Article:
GSvit documentation

open source FDTD solver with GPU support

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start:installation

Download and installation

Download

GSvit can be downloaded as stable version, which is recommended, either as a Windows binary installer or as source code. A current development version can be also obtained from Subversion repository, however this is not recommended as code under development might behave unexpectedly.

Download links can be found at GSvit download pages.

Binary installation

For running GSvit you need Gwyddion to display the output images. Gwyddion is a data processing tool widely used in Scanning Probe Microscopy field and similar surface topography areas; in GSvit it is used for output visualisation, surface topography data input and some internal data management tasks.

If you would like to run your calculations on a computer graphics card you need to have a CUDA capable card and a NVIDIA driver installed.

Windows

The 32-bit installer creates a desktop icon for the parameter file viewer XSvit, so you can create the necessary files and run the calculation from this environment. Of course, you can run the computational core directly provided all the necessary files were created in beforehand. In that case you have to first start a command prompt (cmd.exe) and run GSvit from there.

The 64-bit version does not contain XSvit. The reason is that 64-bit GtkGLExt libraries are not available. If you want to use XSvit with 64-bit GSvit, we recommend to install both the 32- and 64-bit versions (to different folders). Then set GSvit executable path in File/Preferences to the 64-bit GSvit executable. Now you can run more demanding computations from XSvit using 64-bit GSvit.

The default installation paths on 64-bit systems are C:\Program Files (x86)\GSvit\bin\gsvit3d.exe for the 32-bit version, and C:\Program Files\GSvit\bin\gsvit3d.exe for the 64-bit version.

The 32-bit binary can run on 64-bit systems too, but there are considerable constraints to the model size due to memory addressing limitations of the 32-bit architecture.

We recommend to first uninstall any pre-1.7 version of GSvit as a different set of libraries is distributed since version 1.8.

Since we switched to MS Visual Studio 2015 with version 1.8.2, you need to have runtime libraries for this version. If you have sufficiently new Windows OS (not sure what “sufficiently” is), you should already have them. If not, you can download them from Microsoft websites upon registration to Microsoft.

Please note that Gtk, Gwyddion and CUDA libraries are shipped with GSvit. You don't have to install them separately.

Linux

Due to process complexity, precompiled packages prepared using openSUSE Build Service are no longer provided.

Installing from source tarball

If you plan to modify the source code, you have to install Gwyddion's development package as well as development packages of GTK+ 2 and GtkGLExt. For Gwyddion, please follow the official pages on how to install it properly.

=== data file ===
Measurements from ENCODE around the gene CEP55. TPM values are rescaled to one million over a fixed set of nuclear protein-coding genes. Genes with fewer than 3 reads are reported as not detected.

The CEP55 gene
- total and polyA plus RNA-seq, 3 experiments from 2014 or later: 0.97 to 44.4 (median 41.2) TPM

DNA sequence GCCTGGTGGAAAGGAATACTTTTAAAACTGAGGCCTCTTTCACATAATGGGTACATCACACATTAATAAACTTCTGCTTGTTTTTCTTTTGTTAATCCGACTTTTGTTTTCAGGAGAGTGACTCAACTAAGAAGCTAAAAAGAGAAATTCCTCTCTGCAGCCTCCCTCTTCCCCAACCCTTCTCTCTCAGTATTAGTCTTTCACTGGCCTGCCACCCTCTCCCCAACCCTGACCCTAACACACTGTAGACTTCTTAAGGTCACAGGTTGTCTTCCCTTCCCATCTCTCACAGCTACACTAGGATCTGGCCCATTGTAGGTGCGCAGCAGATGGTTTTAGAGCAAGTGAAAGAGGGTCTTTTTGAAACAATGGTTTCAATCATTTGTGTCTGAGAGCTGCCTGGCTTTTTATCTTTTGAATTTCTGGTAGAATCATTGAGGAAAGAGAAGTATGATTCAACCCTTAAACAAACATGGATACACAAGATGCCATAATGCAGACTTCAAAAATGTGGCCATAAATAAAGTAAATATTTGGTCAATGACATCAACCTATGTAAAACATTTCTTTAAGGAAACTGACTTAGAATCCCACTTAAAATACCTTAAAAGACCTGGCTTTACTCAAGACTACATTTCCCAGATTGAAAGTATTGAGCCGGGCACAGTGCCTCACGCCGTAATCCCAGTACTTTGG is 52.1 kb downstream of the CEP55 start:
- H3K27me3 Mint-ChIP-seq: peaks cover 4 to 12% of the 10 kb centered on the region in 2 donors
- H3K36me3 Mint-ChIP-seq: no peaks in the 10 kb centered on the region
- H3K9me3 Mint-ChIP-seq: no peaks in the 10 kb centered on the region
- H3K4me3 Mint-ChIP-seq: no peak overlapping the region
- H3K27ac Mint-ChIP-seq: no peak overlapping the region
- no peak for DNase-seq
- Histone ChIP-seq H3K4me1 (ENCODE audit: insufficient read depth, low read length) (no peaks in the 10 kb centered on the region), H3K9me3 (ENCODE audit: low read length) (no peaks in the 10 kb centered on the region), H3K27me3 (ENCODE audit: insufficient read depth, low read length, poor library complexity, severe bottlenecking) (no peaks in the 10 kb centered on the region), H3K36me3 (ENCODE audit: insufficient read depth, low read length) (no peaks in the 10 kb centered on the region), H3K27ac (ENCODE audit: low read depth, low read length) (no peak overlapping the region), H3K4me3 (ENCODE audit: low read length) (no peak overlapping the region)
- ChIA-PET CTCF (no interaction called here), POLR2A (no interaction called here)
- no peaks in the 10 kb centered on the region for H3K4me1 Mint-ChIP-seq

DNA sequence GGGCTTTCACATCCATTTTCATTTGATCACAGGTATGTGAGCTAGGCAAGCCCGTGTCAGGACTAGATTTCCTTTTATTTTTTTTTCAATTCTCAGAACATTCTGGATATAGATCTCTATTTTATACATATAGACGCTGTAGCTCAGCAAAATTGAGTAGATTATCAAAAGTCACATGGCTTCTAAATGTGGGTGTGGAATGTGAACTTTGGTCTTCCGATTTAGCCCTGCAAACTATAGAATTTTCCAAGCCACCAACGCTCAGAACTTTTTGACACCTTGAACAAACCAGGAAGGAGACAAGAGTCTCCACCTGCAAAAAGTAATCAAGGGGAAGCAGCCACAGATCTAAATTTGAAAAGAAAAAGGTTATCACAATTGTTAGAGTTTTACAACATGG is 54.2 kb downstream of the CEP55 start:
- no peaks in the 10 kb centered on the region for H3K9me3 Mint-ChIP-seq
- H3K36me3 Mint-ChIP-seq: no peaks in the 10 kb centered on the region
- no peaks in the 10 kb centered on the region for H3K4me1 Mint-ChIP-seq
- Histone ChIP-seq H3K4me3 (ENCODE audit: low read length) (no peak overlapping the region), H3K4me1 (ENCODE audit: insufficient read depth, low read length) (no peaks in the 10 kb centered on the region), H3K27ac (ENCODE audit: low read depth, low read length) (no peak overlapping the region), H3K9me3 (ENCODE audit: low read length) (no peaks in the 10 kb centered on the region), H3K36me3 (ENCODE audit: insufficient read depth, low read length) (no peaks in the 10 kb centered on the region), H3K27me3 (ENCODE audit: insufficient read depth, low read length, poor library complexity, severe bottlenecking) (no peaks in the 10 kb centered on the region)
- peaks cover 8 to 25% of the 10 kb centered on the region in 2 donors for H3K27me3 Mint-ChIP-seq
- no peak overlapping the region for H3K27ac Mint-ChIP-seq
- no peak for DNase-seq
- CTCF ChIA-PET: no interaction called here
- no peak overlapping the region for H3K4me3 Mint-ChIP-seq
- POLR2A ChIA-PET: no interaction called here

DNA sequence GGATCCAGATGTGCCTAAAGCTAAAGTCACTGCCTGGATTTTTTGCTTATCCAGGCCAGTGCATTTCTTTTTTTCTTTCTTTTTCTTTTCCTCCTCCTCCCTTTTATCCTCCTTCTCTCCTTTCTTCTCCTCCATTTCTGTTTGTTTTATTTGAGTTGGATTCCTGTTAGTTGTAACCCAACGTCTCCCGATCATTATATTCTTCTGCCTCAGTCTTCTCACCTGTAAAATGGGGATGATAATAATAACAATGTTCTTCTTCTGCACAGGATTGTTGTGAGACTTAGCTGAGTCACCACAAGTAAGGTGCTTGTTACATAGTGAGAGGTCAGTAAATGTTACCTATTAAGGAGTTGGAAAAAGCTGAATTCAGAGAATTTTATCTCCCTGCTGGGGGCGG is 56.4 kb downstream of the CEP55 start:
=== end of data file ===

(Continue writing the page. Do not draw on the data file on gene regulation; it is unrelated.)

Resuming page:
In order to build GSvit with GPU support, you need to install the NVIDIA CUDA Toolkit. It can be downloaded from NVIDIA's site. Linux users should refer to their distribution documentation and consider installing from proper repositories.

Linux

All you need is included in the tarballs, but you are free to checkout the svn repository to get the current development version.

The software should be installed using standard Linux procedure

./configure
make
make install

You can specify the path where to install GSvit by a configure option --prefix=path.

A binary RPM can also be built from the source code tarball directly by issuing the following command: rpmbuild -tb gsvit-X.Y.Z.tar.xz.

Using a non-packaged CUDA installation

The PATH variable is used to search for Nvidia's compiler NVCC. In order to find it, you need to set this variable accordingly, e.g. export PATH=/usr/local/cuda-X.Y/bin:$PATH. Alternatively, you can provide path by option --with-cuda=path to ./configure.

Please don't forget to adjust also your LD_LIBRARY_PATH variable, e.g. by export LD_LIBRARY_PATH=/usr/local/cuda-X.Y/lib64:/usr/local/cuda-X.Y/lib:$LD_LIBRARY_PATH. Or you can update the /etc/ld.so.conf file to contain the CUDA lib directory, however this needs root's permissions.

Gwyddion

GSvit is also dependent on Gwyddion's libraries, so you need first to install this software. You can download and install it using procedures described on the official Gwyddion download.

If you installed Gwyddion in a nonstandard location, you have to set up the PKG_CONFIG_PATH variable, e.g. by export PKG_CONFIG_PATH=/home/username/somedir/gwyddion-X.Y/lib/pkgconfig:$PKG_CONFIG_PATH.

The software has primarily been tested on openSUSE, Fedora and Debian, but hopefully should run on any system with CUDA and Gwyddion.

Windows

We can provide MS Visual C++ 2015 solution and project files upon request.

Installing the development (unstable) version

The development version can be checked out from the Subversion repository by issuing the following command: svn checkout svn://svn.code.sf.net/p/gsvit/code/trunk gsvit. For Windows, we have good experience with TortoiseSVN as a Subversion client.

Under Linux environment the software should be installed using the standard source installation procedure, except ./configure is replaced by ./autogen.sh. Note that you can also pass arguments such as --prefix=path.

Under Windows environment we use MS Visual Studio 2015, and we can provide a solution and project files together with all the necessary dependencies upon request. This MSVC version is able to compile 64-bit binaries, and indeed we succeded to complete the build. However, the 64-bit XSvit binary behaves oddly so we decided not to publish GSvit-x64 for now. We plan to put these together with all dependencies in the svn repository.

start/installation.txt · Last modified: 2018/10/12 15:36 by rslesinger